Is Mindful Leader Still Using Zoom? And Should I Stop Using Zoom?
By Mo Edjlali, Mindful Leader's President
With the impacts of the COVID-19 pandemic, many people have started using the video conferencing tool Zoom. In fact. according to Zoom CEO Eric Yuan's April 1st statement, their user base went from 10 million people in December to 200 million people in March.
At Mindful Leader, we have been using Zoom extensively for the last few years. You might be hearing some concerning information about Zoom and I wanted to share what we are doing to address this at Mindful Leader and some information for your consideration.
1) Zoom Video is not encrypted
Zoom claimed it was end-to-end encrypted, which meant that not even the people working for the platform itself could read chats and hear audio from meetings you host using it. Encryption is a process that ensures your message will only be read by your intended recipient by encoding the information and providing a key for the receiving end to unscramble the information. Zoom actually uses transport encryption, which would allow them to access your data should they choose to. While, according to Forbes, Zoom has emphasized that it does not access or sell information, saying that they were end-to-end encrypted was misleading.
What we recommend: If you are sharing classified information, or something that a foreign intelligence agency might want, then you should consider an alternative to keep your data end-to-end encrypted. For most people, this is not a concern.
2) Zoom bombing
When links are posted publicly and without a waiting room or password, people can enter Zoom meetings, often with bad intentions. With the sudden popularity of Zoom, people are also using algorithms to guess meeting IDs in order to enter meetings. Once in a meeting, Zoom bombers have so far chosen to do various naughty things, including sharing their screen to show explicit or upsetting images and putting links to malware in the chat section.
What we recommend: You can avoid this by having a password for your meeting, having Zoom generate different links to every meeting, and by having a waiting room where you can screen people before they enter your Zoom room. We recommend making these changes immediately.
3) Is Zoom Malware?
You might see some headlines about Zoom being malware. Malware is basically malicious (mal) software (ware). Zoom bypasses some OS installation protocols (you might notice on a Mac the Zoom install is not the same as other apps). And less than a year ago there were some issues so severe that Apple froze Zoom.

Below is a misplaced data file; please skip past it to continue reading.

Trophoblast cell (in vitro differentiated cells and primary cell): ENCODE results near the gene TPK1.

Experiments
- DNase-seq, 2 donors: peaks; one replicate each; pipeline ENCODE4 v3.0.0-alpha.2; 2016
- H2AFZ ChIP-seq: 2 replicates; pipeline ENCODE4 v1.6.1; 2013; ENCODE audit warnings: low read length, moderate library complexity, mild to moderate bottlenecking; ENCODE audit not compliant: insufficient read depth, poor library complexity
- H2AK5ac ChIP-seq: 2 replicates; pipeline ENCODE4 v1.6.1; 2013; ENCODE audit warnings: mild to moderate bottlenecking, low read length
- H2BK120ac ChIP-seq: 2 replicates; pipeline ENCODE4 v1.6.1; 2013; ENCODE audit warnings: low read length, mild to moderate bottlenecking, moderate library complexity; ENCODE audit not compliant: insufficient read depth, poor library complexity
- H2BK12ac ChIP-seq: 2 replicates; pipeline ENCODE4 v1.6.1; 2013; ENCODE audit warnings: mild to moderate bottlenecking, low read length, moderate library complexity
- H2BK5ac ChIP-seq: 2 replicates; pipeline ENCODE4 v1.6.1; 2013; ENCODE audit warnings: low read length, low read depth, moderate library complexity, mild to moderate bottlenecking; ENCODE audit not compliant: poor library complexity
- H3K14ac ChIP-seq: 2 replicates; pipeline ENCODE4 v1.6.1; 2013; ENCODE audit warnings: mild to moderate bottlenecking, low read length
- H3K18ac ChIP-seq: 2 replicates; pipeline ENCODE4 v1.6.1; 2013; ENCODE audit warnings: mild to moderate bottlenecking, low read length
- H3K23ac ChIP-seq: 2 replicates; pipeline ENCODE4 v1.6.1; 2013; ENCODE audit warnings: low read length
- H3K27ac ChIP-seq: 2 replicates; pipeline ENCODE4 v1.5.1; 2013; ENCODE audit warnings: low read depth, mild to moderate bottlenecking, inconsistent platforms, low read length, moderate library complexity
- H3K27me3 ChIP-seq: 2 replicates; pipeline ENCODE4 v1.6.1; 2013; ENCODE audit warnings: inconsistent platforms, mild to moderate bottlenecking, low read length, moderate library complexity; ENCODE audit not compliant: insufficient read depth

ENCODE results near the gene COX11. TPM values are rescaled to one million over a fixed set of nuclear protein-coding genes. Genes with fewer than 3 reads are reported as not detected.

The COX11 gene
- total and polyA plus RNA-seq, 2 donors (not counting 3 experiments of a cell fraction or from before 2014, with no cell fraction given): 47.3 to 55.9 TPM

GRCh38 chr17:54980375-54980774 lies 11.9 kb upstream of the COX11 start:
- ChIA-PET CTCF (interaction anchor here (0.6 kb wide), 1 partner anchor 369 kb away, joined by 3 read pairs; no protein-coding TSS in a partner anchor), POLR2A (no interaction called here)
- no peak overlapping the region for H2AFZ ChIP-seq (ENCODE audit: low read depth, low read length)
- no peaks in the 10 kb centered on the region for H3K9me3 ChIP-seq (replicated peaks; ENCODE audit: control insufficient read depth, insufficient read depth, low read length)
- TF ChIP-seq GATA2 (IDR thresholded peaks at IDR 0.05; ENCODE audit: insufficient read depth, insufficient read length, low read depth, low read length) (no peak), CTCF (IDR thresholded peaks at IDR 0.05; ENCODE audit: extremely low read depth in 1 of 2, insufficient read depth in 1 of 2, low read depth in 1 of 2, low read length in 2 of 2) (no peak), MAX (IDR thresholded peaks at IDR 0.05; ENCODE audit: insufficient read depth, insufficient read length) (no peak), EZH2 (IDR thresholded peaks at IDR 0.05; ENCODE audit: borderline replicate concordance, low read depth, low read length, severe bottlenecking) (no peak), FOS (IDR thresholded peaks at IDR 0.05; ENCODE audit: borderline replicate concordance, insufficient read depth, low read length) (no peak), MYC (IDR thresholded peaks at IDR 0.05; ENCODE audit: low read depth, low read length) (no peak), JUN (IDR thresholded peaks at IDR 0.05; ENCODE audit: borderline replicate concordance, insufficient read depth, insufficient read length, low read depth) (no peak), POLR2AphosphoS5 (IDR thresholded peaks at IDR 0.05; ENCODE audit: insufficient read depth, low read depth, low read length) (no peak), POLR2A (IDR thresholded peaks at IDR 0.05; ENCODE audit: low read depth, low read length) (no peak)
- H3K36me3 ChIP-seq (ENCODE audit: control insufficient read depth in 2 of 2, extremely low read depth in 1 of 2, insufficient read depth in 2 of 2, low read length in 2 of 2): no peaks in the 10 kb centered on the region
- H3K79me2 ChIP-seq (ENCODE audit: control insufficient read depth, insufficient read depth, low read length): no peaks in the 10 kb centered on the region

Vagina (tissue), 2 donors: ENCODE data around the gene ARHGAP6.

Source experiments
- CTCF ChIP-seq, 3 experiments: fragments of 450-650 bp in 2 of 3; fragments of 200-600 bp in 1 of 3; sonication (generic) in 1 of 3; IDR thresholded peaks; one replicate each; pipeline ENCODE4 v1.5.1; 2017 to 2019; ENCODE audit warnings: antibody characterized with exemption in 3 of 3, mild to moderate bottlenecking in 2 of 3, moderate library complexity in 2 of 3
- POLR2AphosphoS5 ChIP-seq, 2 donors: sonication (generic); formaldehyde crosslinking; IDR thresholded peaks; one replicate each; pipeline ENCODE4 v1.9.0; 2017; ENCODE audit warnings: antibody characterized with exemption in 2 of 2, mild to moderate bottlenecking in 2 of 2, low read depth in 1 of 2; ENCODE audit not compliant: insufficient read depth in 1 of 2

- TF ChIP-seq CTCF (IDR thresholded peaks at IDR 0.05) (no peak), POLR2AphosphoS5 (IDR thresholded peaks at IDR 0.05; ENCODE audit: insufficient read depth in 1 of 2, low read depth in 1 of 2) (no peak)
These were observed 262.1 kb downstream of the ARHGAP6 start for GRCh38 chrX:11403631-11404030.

According to The Verge, “This meant the Zoom app was being installed without users providing final consent, thanks to a misleading prompt that automated the install process. The discovery prompted Zoom CEO Eric S. Yuan to respond over Twitter, with a promise to improve the situation. Zoom has now issued a new update that addresses the problems revealed by [software engineer Felix] Seele.”
The thing that I believe is most concerning is that malware creators have started distributing Zoom client installers bundled with ACTUAL malware such as malicious trojan and adware bundles. You will be fooled to thinking you are installing Zoom and malicious software will piggyback on the installation.
What we recommend: Download and install Zoom directly from the Zoom website. Install Zoom software updates, keep your OS up to date and if Apple, Microsoft, or Google (the major OS makers) issues guidance on Zoom, follow it.
4) Zoom privacy
The Zoom app recently found itself at the business end of a lawsuit for violating California’s new data protection laws. When the IOS version of the app was opened, it would send analytics data to Facebook without informing the user. According to Vice, this data included device model, city, time zone, their phone carrier, and a unique ad id.
What we recommend: Zoom claims to be addressing this issue, so we will stay tuned.
Zoom is not going away anytime soon. It's considered to be the best tool for video conferencing by many and this is why it has seen explosive growth. With that growth, more users will become comfortable using Zoom, reducing the learning curve and leading to even faster adaptation, and more people using it. Zoom is moving quickly to address the security and privacy concerns as was shared in this statement. They will be freezing development and instead focusing on fixes for the next three months.
Many of our current programs run on Zoom and we are making the following changes to address the issues that could impact our community’s experience.
1) Installing Zoom software updates as soon as they are available. We also encourage all people using our Zoom services to do so as well.
2) Adjusting our default settings
3) Adding passwords to all our meetings.
4) Urging folks strongly not to publically share Zoom meeting ids or URLs.
You might consider doing the same things if your organization is also using Zoom. These may seem like small fixes, but they can help keep your meetings safe and professional. We’ll keep a close eye on Zoom and its leadership to ensure that the fixes they promised are delivered and continue to assess if it is the best platform for us and our community to use.
Here are some articles that might be of help:
Use Zoom? Here Are 7 Essential Steps You Can Take To Secure It:
Zoom Faces Class Action Lawsuit for Sharing Data with Facebook:
PSA: Fake Zoom installers being used to distribute malware
[Update: Zoom responds] Major Zoom vulnerability could allow websites to hijack your Mac’s webcam
Zoom quickly fixes ‘malware-like’ macOS installer with new update
Zoom Video CEO talks plans to win back customers trust
Mo Edjlali is the president of Mindful Leader. You can learn more about him here.